Monday, 12 March 2012

Policies, pauses and politics

An independent central bank, so we are told, provides appropriate policy by being free from political interference. The premise is that the central bank provides price stability (low inflation) whereas the treasury provides infrastructure. Growth should then be a by-product of the business environment i.e. stable prices and reliable infrastructure. In recent years this has resulted in a tight fiscal/loose monetary policy mix for the UK.

“Foul!” cry conspiracy theorists who note that the Monetary Policy Committee (MPC) maintained loose monetary policy whilst consistently overshooting their inflationary target rate – evidence that the MPC is led by a political stooge, providing a lenient monetary backdrop for austere government policies. Pragmatists, on the other hand, believe the MPC merely responded sensibly to the fiscal tightening. The difference between whether monetary policy facilitated, or responded to, fiscal policy is semantic. Either way the Treasury and the MPC’s policies have been independent in only the loosest sense - and thankfully so.

Source: Datastream/Brewin Dolphin
A stricter interpretation of the mandate, the kind Mr King espoused when raising rates in 2007, would have kept policy tight with higher rates (or less quantitative easing). The pound would probably have appreciated, lowering the cost of imports like oil and many foods, which are meaningful contributors towards the headline consumer price index. This would be the kind of legacy which the more hawkish ECB (under Jean-Claude Trichet) and Bank of Japan have managed to leave. The ECB’s record is second to none in terms of effectively targeting inflation.
But the cost of such a policy however would be counted in terms of economic growth as the competitiveness of UK companies would have been undermined by the higher exchange rate.

Source: Barcap/Datastream
How will policy progress now? Well, as the Bank of England’s long-heralded prediction of falling headline inflation seems to be coming to fruition, policy ought to loosen further. But with the global economic environment improving (driven by the US) the MPC is expected to pause their stimulus – suggesting again they are more concerned about growth than inflation. Overseas the Federal Reserve are under even greater pressure to restrain their stimulus as the Republican leadership and presidential candidates have differed only in the extent of their disapproval of stimulative Federal Reserve policies.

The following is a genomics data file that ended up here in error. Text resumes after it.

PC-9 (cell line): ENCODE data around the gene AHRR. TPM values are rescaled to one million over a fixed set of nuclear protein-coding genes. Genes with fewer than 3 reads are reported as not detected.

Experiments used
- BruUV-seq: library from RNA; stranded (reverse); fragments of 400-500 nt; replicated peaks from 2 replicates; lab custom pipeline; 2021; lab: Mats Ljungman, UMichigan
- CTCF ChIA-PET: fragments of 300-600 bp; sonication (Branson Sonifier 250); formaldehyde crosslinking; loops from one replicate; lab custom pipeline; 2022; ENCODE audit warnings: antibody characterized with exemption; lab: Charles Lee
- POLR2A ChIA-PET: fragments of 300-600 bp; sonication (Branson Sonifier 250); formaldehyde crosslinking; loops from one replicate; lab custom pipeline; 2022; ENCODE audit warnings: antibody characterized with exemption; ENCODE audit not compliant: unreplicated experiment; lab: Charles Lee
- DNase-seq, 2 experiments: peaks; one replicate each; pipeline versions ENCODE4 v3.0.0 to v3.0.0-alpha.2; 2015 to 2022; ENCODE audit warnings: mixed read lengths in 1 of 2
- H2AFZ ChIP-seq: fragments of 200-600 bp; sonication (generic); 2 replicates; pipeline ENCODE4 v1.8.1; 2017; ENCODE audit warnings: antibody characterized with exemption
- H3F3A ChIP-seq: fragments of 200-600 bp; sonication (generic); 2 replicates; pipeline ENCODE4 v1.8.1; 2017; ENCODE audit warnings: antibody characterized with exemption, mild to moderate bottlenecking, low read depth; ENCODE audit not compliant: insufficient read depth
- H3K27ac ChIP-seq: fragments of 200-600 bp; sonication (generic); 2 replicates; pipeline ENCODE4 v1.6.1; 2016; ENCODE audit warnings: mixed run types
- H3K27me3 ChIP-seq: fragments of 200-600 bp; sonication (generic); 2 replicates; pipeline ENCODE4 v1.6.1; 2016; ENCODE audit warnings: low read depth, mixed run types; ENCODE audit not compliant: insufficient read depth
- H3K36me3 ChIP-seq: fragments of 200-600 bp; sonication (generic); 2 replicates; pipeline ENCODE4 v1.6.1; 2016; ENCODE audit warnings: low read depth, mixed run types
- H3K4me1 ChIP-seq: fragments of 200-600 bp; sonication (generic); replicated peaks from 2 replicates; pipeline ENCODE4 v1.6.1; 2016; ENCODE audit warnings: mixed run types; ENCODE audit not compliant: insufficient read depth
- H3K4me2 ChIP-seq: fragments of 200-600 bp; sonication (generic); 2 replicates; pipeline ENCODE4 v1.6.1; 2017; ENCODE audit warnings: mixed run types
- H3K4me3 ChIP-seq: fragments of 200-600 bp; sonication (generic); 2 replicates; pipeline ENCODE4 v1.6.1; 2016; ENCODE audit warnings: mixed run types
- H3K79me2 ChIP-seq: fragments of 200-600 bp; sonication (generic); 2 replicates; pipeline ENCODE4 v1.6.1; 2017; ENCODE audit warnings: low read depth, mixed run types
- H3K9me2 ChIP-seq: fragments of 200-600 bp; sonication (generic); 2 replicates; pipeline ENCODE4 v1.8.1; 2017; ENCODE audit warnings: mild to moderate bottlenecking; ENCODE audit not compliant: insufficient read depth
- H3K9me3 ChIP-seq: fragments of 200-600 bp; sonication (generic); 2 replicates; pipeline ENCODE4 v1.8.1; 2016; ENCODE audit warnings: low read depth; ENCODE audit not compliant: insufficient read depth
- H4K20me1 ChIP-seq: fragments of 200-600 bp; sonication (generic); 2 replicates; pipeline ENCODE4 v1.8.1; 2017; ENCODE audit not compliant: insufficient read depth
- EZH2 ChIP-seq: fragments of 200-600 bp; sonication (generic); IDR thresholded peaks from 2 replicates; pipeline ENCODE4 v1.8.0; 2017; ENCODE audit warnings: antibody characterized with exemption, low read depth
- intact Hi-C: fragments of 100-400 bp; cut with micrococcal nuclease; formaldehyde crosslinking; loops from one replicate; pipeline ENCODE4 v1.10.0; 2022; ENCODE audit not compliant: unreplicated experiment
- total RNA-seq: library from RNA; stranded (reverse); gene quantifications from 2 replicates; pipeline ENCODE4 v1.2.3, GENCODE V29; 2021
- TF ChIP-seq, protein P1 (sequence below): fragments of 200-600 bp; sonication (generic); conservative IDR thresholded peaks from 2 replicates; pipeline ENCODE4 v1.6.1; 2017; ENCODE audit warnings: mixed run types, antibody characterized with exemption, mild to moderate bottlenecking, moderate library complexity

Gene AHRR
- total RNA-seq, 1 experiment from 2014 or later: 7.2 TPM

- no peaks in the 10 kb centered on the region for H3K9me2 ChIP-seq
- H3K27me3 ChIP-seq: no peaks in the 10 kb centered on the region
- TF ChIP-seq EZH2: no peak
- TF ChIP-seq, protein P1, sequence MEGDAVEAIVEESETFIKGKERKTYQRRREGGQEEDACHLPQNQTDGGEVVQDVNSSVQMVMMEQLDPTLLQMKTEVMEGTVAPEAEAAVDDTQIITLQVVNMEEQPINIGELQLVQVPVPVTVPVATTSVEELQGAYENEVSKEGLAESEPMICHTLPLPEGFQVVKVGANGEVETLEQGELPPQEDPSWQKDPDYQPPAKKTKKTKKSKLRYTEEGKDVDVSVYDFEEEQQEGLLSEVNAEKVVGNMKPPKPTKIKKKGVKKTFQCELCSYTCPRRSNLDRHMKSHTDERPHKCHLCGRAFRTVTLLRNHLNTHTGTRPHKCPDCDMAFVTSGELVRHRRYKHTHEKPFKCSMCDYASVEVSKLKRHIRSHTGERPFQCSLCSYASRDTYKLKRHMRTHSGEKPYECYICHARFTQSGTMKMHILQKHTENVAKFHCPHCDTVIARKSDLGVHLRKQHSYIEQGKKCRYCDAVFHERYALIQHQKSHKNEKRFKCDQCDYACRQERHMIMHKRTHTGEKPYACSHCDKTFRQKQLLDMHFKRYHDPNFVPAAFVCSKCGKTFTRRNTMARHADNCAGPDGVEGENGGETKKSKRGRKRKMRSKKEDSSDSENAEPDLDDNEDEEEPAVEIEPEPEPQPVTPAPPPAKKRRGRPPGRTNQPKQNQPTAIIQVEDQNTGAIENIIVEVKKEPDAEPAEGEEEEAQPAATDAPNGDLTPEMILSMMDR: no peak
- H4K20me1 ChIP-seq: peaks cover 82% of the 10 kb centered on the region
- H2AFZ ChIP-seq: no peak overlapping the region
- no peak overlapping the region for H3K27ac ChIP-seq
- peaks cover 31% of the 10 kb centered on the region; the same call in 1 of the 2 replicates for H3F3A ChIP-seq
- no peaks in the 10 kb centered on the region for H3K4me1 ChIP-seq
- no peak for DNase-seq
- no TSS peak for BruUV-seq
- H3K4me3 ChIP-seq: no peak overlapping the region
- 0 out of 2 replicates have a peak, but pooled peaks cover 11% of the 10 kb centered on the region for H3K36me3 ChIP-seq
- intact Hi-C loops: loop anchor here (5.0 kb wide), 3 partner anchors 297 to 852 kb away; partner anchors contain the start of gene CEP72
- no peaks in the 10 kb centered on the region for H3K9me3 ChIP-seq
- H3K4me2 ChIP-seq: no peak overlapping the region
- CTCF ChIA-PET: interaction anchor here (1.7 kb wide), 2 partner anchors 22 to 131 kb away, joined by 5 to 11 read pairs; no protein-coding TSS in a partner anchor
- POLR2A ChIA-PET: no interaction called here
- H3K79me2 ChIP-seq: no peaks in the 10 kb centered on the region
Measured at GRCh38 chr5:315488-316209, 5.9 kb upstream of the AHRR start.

Back in the UK all eyes are on the budget where speculation has been rife that the Chancellor’s progress in reducing borrowing requirements might prompt a fiscal giveaway. He has guided against such a path, instead suggesting that any new spending will be funded by tax or spending cuts elsewhere.  

A balanced budget stimulus could be achievable by increasing taxes and spending together and/or reducing the tax burden on the poor (who spend most of their income) and away from the rich (who save it). Whilst these types of big government policies are anathema to grass roots conservatives, they could help consumption. So measures like raising the minimum income tax threshold, funded by reductions in the tax benefits of pensions for higher rate tax payers, remain on the table. As does Nick Clegg’s Tycoon Tax, so his advisers insist – although it may be a table nobody else is sitting at.

Guy Foster, Head of Portfolio Strategy 

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